Lady Bird (2017)

Movie Info

Movie Info

Greta Gerwig
Run Time
1 hour and 34 minutes

VP Content Ratings


Rated R. Running time: 1 hour 34 min.

Our content ratings (1-10): Violence 1; Language 2; Sex/Nudity


 Children, obey your parents in the Lord, for this is right. ‘Honor your father and mother’—

this is the first commandment with a promise: ‘so that it may be well with you and you may live long on the earth.’

And, fathers, do not provoke your children to anger, but bring them up in the discipline and instruction of the Lord.

Ephesians 6:1-4

Mom & Ladybird engaged in one of their frequent arguments.       (c) A24


Writer-director Greta Gerwig’s mother-daughter film (with also a nice touch of “father”) is a welcome relief from the many thrillers out now in which the world, the galaxy, or in Star Wars, many galaxies, are at stake. Coming of age is a far cry from such “everything is at stake” tales, but for the person in question, 17-year-old Christine “Lady Bird” McPherson (Saoirse Ronan), the stakes are just as high. The film, spanning the year 2002, includes issues with Lady Bird’s parents, especially her intrusive mother; her first loves (including giving up her virginity); making, losing, and regaining friendship; and fighting to achieve her dream of attending a college in the East, rather than bow to her mother’s desire that she attend a California university. And, though it is understated in a brief shot near the end, there is a touch of arriving at a small measure of spiritual maturity as well.

In her senior year at a liberal Catholic high school in Sacramento, Christine, or Lady Bird as she prefers to be called, can scarcely wait to flee the city, even though this means she will leave behind best friend Julie (Beanie Feldstein). Her mother Marion (Laurie Metcalf) opposes this for financial reasons and emotional reasons: the family can afford her high school only because she is on a scholarship, the two women always shopping at a large thrift store when Ladybird needs a new dress. Laurie pointedly tells her daughter that she is not smart enough to gain a college scholarship, as her average grades make evident. Unspoken are the mother’s fear of losing her dominant role in Lady Bird’s life she clings to so desperately.

At one moment mother and daughter are getting along fine, and then one, usually the mother, says something that sets them arguing and even screaming at each other It is apparent that the daughter’s long-time insistence upon being called by the nick name that she has chosen is a part of her rebellion.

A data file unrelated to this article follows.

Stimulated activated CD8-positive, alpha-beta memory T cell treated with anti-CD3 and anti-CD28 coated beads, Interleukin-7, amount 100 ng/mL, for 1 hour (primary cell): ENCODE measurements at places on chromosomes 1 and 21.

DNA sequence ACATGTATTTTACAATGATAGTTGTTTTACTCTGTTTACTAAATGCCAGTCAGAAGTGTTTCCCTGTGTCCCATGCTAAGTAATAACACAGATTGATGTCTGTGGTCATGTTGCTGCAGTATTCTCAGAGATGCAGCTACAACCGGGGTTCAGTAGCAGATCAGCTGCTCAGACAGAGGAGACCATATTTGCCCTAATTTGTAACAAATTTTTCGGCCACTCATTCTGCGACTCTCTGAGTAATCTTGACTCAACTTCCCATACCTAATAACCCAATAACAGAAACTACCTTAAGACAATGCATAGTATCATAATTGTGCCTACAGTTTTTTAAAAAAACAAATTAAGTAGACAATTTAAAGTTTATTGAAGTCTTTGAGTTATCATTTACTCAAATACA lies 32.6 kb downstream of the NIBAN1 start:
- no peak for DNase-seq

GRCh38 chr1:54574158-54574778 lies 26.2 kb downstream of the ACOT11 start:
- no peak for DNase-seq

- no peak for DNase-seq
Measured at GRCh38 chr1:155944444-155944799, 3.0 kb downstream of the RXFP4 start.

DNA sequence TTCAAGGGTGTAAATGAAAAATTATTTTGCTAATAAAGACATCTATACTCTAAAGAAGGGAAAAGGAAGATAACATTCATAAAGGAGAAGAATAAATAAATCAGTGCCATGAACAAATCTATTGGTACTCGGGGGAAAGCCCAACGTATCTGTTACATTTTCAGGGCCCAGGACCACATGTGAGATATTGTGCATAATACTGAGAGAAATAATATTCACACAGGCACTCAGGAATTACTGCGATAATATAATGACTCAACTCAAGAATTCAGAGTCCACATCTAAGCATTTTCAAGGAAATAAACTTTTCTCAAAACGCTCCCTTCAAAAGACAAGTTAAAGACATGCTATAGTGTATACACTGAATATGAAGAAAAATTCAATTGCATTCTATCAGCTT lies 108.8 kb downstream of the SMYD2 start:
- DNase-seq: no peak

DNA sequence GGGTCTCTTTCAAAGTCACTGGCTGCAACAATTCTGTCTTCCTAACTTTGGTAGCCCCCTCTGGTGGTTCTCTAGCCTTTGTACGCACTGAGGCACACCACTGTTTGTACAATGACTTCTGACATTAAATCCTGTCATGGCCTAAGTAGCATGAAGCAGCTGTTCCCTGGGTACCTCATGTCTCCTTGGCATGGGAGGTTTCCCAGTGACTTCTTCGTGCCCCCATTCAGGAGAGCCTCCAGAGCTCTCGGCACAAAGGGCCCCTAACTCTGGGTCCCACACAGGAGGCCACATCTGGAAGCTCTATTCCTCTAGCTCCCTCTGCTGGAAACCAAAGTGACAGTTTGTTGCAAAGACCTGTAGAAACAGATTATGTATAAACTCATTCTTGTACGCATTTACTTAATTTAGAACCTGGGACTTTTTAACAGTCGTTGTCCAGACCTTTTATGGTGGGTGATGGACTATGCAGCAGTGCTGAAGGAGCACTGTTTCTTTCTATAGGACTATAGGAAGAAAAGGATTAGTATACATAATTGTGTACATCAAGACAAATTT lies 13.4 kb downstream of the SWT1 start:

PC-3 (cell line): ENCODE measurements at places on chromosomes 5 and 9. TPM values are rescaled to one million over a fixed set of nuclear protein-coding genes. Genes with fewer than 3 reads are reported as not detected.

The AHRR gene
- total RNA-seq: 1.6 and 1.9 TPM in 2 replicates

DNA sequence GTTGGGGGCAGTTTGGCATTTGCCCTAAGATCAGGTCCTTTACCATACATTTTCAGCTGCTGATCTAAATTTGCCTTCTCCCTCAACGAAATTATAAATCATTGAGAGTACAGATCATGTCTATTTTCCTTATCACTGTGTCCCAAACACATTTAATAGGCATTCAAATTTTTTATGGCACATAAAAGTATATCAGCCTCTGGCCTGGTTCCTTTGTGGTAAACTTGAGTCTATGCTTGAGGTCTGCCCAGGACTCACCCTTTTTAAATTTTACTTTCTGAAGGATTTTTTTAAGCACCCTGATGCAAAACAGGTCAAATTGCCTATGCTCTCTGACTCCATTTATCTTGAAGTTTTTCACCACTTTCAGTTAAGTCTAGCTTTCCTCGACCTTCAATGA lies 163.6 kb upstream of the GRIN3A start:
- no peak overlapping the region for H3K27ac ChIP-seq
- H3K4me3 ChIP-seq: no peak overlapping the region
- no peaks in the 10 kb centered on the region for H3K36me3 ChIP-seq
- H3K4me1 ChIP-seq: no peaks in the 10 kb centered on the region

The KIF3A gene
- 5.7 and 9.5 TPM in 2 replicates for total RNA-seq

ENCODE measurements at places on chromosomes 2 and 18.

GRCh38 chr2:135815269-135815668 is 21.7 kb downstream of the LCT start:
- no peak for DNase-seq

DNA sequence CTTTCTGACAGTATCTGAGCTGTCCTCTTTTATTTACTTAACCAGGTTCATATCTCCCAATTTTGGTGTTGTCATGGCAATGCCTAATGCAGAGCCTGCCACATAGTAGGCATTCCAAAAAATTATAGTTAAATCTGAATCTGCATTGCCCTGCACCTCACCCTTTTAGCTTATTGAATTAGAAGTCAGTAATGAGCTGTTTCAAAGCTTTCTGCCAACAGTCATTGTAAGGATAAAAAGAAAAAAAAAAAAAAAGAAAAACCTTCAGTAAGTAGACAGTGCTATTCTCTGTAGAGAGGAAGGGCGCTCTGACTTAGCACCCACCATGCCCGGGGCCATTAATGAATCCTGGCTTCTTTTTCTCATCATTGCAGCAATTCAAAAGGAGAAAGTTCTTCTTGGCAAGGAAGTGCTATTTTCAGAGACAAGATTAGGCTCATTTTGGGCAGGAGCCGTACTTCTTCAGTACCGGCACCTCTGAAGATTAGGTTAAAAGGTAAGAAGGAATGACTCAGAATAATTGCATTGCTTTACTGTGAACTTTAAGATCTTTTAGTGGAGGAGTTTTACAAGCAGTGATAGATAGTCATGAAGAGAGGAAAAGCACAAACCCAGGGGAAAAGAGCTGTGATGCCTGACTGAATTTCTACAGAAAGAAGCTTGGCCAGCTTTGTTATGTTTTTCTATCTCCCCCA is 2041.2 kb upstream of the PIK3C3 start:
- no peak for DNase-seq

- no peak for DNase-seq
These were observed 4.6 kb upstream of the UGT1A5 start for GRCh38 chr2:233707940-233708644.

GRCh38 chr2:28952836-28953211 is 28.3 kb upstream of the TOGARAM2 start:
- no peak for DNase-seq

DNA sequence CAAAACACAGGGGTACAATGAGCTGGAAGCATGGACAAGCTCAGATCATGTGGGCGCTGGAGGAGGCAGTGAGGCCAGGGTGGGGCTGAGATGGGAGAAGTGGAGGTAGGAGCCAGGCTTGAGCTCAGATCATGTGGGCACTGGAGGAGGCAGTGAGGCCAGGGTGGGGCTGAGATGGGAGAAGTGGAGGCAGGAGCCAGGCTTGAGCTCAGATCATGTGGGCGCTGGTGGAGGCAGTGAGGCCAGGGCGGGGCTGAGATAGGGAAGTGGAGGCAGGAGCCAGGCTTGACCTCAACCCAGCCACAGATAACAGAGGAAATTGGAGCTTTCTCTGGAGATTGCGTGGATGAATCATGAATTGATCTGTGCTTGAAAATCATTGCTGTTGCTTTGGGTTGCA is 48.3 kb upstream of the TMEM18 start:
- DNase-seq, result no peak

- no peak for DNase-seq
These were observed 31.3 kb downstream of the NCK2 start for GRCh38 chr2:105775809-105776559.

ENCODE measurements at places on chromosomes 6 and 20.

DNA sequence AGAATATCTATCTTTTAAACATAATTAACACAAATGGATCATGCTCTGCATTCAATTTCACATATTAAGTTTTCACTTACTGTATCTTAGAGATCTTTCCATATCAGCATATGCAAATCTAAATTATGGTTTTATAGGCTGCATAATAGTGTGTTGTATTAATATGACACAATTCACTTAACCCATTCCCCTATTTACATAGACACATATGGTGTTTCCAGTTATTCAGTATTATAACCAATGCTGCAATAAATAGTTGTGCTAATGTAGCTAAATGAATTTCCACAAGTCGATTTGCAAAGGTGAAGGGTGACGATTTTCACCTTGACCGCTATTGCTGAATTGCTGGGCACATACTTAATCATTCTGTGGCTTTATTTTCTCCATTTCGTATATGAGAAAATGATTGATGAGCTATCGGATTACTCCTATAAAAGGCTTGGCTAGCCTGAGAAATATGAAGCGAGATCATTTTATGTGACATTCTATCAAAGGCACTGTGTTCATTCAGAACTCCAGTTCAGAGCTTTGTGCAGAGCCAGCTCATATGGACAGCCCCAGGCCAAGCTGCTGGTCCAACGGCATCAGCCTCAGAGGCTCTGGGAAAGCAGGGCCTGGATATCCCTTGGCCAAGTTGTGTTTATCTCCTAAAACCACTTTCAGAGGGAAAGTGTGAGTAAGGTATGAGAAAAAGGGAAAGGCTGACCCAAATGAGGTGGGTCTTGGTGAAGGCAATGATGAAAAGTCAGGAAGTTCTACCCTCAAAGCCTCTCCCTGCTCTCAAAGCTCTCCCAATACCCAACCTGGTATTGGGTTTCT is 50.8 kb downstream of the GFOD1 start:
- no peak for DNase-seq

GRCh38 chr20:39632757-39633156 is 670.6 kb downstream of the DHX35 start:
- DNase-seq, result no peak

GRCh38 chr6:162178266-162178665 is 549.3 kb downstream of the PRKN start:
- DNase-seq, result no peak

At school Lady Bird and Julia join the drama class. Julia is thrilled that they both win parts in the play the class will present, though Lady Bird is quick to point out that everyone got a part. She becomes romantically involved with fellow thespian Danny O’Neill (Lucas Hedges), but this is short-lived when she discovers he has a haunting secret. Event follows event, including a second boy with whom she engages in sex for the first time; a new friendship with a popular girl that precludes her long one with Julie; an unusual prom night that leads to reconciliation with her former friend; and much more—including a college decision that jeopardizes her relationship with her mother. The ending is a little ambiguous, but includes a visit to a church and a phone call that just might lead to a rapprochement with her mother.

I loved Greta Gerwig’s Francis Ha, but in this film that she now directs, she has advanced far beyond her previous achievement. And so has Ladybird, her hard-won maturity suggested by her reverting to her given name of Christine. By telling a lie to her new girl friend and thereupon losing her, as well as being lied to by her second boyfriend, and not telling her mother about her secret college plans, the girl surely has learned the necessity of truth and openness in relationships. An unrelated touch that I appreciated in the film is that it is not one that pits smart kids against stupid adults, nor does it portray the church as oppressive. The teaching nuns are compassionate and attempt to understand their students. The parents have their faults, but they are not dolts.

Although this might seem like a chick flick to some male viewers, I hope that they are mature enough to embrace this as a worthy coming of age film—or that you women viewers can convince them so.

This review with a set of discussion questions will be in the January issue of Visual Parables.


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